Health, according to the World Health Organization, is “a state of complete physical, mental and social well-being and not merely the absence of disease and infirmity”. A variety of definitions have been used for different purposes over time. Health can be promoted by encouraging healthful activities, such as regular physical exercise and adequate sleep, and by reducing or avoiding unhealthful activities or situations, such as smoking or excessive stress. Some factors affecting health are due to individual choices, such as whether to engage in a high-risk behavior, while others are due to structural causes, such as whether the society is arranged in a way that makes it easier or harder for people to get necessary healthcare services. Still other factors are beyond both individual and group choices, such as genetic disorders.
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Have you noticed your breasts leaking even if you are not pregnant? There could be various reasons behind it, explains Dr Cuterus in her recent video.
Most women are aware that their breasts produce milk during pregnancy, but did you know there could be other scenarios in which this could happen. Don’t panic at all – this is a condition called galactorrhea, wherein one or both breasts could produce a milky discharge. But why does this happen?
Dr Tanaya Narendra, also known as dr_cuterus on Instagram, has shared a video that discusses the various reasons behind this condition. The biggest factor at play is prolactin, a hormone that is responsible for lactation in pregnant and breastfeeding women, and is produced in the brain by the pituitary gland. Overproduction of prolactin is the cause behind your breasts leaking – although there aren’t too many studies that reveal why prolactin increases.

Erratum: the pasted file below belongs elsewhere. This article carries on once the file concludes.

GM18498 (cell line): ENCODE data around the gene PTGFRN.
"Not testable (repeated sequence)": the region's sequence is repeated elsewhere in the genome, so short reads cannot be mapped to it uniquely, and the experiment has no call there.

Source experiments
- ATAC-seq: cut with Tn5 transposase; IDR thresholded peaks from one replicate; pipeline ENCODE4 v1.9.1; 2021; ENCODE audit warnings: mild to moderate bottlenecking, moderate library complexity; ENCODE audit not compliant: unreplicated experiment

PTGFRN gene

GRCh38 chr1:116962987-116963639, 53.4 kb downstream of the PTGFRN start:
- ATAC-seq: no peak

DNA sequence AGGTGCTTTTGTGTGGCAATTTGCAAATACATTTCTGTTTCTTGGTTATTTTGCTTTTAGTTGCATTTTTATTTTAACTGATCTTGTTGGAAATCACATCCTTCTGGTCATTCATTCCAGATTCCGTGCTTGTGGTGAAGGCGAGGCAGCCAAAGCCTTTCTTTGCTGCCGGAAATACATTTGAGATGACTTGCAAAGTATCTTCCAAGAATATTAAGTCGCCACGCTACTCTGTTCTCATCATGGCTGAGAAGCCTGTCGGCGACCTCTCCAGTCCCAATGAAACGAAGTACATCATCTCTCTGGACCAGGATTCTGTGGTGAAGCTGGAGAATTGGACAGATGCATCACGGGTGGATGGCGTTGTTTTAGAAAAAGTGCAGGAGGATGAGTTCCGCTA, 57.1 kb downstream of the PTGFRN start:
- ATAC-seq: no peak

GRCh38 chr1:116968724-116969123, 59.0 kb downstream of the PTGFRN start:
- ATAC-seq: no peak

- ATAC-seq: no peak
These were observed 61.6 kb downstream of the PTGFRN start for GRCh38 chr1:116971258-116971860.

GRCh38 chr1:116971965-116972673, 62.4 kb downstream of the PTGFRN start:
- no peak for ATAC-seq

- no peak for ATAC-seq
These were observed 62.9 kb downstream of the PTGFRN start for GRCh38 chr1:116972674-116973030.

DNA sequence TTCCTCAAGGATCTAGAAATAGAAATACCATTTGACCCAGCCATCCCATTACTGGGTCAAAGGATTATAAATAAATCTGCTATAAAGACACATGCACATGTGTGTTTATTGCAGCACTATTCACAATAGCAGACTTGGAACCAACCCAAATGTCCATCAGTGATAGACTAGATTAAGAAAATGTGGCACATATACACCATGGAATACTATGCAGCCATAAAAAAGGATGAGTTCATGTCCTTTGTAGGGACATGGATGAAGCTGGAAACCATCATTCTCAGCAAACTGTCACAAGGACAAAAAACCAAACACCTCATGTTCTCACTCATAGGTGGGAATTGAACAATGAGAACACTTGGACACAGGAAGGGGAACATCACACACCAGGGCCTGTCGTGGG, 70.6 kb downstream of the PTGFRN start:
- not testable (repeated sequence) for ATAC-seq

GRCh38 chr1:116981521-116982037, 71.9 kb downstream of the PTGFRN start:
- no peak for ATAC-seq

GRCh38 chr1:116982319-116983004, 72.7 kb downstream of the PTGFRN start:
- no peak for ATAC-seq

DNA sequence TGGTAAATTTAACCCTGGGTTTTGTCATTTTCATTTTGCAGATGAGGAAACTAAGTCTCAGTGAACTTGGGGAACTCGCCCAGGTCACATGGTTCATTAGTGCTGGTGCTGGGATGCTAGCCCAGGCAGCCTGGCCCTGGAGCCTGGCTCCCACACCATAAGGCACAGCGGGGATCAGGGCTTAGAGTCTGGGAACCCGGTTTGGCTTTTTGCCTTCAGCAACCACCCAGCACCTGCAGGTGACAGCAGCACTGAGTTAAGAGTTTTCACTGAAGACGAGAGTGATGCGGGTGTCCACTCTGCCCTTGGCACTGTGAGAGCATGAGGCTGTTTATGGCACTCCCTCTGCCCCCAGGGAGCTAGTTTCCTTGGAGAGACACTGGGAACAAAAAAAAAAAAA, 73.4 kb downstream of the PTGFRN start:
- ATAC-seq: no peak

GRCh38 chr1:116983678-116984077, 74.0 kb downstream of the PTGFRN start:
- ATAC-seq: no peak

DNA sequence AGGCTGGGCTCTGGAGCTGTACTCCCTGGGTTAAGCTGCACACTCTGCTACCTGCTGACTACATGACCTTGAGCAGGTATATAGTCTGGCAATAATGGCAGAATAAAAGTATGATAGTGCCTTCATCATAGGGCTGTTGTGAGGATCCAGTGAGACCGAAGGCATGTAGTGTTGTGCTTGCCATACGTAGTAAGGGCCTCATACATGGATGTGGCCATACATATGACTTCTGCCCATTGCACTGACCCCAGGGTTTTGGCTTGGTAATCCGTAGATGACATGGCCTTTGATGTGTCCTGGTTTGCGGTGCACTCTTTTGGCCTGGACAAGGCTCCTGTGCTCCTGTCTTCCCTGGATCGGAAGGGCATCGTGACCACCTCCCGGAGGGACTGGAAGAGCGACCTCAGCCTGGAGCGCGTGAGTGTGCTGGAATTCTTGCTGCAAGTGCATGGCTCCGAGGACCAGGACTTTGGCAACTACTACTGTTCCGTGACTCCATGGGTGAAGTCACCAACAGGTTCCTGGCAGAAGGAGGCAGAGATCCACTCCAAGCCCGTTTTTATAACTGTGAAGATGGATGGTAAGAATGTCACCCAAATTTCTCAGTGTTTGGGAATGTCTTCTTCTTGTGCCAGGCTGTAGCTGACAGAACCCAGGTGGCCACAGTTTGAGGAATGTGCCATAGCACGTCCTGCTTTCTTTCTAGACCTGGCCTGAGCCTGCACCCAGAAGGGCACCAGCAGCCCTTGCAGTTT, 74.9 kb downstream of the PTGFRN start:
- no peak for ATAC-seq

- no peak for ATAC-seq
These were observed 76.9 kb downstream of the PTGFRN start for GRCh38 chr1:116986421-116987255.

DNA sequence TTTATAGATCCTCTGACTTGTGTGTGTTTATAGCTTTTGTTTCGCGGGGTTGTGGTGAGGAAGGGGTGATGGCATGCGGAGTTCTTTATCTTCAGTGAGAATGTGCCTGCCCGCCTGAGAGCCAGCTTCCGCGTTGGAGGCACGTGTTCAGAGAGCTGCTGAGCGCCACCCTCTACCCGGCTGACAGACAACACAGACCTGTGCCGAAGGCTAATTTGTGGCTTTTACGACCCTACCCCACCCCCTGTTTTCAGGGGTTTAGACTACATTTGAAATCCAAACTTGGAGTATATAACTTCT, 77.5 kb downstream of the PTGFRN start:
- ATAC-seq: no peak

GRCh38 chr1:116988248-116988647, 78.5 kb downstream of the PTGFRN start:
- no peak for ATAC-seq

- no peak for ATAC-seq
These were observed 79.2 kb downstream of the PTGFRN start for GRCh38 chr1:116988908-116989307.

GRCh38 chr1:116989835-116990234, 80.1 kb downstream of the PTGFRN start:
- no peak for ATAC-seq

Why do your breasts leak even when you’re not pregnant, as per Dr Cuterus:
1. Hormonal imbalance
2. Certain medications
3. Excessive stimulation of your nipples
Here’s the video:
Some of the other reasons may be an under-active thyroid, chronic kidney disease, nerve damage to the chest from an injury or surgery, certain types of hormonal birth control, or even spinal cord injury or surgery, and chronic stress.
Symptoms of galactorrhea
Here are some symptoms you must watch out for:
1. Persistent or sporadic milky discharge from one or both breasts
2. Irregular periods
3. Frequent headaches
4. Breast enlargement
If you face any of these symptoms, do not go into panic mode. Just visit your doctor and they will prescribe blood tests, laboratory analysis of the breast milk, an MRI scan of the brain, and ultrasound or mammogram of the breasts.
The last word
The condition is easily treatable. You could start off by reducing stimulation of your nipples, avoiding tight clothes, and wearing padded inserts inside your bra that can soak up your discharge. Your doctor could also suggest a change in certain medications, treating an under-active thyroid, removal of any tumour, or more.
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